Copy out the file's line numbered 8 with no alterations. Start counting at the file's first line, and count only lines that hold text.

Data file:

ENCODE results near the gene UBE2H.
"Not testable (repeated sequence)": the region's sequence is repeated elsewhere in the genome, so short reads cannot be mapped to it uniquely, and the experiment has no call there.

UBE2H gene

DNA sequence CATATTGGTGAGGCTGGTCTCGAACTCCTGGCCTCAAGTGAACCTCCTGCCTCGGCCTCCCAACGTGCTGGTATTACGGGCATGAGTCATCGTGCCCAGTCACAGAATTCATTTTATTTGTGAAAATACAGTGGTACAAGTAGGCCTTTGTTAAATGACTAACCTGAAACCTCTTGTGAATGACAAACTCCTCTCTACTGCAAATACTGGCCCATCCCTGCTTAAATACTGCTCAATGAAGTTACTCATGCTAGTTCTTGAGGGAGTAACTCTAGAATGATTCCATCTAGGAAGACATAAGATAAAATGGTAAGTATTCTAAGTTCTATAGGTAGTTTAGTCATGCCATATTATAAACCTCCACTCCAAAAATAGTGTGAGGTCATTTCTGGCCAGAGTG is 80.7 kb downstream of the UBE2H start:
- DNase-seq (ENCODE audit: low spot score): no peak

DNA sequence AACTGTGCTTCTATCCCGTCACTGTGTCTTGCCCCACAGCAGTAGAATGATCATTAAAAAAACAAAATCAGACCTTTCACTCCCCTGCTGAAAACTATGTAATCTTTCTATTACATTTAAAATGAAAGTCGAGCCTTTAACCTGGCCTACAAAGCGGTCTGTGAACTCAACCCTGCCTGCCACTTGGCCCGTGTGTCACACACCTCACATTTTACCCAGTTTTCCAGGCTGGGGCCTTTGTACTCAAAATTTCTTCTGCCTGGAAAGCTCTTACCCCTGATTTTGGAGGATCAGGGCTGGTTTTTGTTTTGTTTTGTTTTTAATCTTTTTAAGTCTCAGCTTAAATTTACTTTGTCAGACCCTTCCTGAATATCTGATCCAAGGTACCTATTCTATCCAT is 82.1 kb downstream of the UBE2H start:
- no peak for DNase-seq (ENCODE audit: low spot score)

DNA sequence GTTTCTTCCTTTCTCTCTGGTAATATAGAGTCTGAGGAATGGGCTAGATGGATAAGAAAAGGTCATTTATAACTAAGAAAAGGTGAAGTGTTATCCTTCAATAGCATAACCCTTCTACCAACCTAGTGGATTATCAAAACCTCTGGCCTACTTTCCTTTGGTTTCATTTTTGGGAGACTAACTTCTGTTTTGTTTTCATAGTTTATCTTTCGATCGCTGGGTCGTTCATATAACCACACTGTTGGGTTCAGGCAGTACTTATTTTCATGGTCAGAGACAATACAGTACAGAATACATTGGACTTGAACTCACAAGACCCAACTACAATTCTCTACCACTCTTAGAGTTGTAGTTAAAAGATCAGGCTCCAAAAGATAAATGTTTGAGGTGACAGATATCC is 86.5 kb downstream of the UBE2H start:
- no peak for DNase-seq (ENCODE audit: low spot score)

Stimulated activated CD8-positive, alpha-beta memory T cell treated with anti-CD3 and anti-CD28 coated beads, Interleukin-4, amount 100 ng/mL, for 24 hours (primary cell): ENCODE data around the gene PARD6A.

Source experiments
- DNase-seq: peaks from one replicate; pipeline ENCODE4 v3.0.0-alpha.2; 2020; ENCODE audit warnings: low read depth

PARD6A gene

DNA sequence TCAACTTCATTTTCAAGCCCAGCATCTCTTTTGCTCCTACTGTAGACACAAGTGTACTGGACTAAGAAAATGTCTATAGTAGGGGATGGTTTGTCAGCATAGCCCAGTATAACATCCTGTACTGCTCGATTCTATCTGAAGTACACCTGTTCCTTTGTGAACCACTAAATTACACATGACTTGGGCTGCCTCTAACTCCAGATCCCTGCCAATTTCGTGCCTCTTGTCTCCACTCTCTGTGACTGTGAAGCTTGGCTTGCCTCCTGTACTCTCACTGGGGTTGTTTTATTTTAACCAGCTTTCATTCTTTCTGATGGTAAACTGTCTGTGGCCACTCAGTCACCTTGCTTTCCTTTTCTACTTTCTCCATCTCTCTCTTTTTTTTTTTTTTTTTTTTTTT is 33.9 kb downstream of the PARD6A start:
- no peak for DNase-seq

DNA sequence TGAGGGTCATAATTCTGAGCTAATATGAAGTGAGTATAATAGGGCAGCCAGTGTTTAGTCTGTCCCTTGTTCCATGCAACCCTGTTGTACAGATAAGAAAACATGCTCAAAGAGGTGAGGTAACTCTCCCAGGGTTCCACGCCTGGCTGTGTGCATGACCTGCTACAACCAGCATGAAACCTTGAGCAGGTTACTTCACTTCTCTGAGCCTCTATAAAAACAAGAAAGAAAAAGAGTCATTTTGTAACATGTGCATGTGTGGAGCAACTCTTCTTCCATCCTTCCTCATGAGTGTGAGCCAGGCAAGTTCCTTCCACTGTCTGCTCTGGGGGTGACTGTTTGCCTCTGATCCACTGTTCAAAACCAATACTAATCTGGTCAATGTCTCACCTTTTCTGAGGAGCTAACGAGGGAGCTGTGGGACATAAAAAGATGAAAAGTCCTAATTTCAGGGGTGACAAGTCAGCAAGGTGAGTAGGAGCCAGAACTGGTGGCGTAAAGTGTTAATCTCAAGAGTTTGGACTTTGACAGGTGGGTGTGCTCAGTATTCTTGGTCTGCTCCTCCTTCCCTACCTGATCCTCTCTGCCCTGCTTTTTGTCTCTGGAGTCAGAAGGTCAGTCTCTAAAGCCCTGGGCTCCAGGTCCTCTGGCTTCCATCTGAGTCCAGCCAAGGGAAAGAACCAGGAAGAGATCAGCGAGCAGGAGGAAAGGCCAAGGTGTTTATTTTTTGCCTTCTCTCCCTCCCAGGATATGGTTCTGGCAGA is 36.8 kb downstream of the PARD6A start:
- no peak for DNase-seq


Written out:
DNA sequence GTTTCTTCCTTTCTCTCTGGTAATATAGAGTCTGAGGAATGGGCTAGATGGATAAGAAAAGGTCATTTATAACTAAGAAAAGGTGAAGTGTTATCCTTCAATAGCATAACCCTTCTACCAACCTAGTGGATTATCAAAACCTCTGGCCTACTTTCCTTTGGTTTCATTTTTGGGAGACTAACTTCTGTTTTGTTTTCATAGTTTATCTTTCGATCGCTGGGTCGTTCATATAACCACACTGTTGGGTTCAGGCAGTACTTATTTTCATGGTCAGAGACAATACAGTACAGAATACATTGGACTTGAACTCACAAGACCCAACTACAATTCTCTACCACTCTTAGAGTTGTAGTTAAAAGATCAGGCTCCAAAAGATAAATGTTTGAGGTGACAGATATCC is 86.5 kb downstream of the UBE2H start: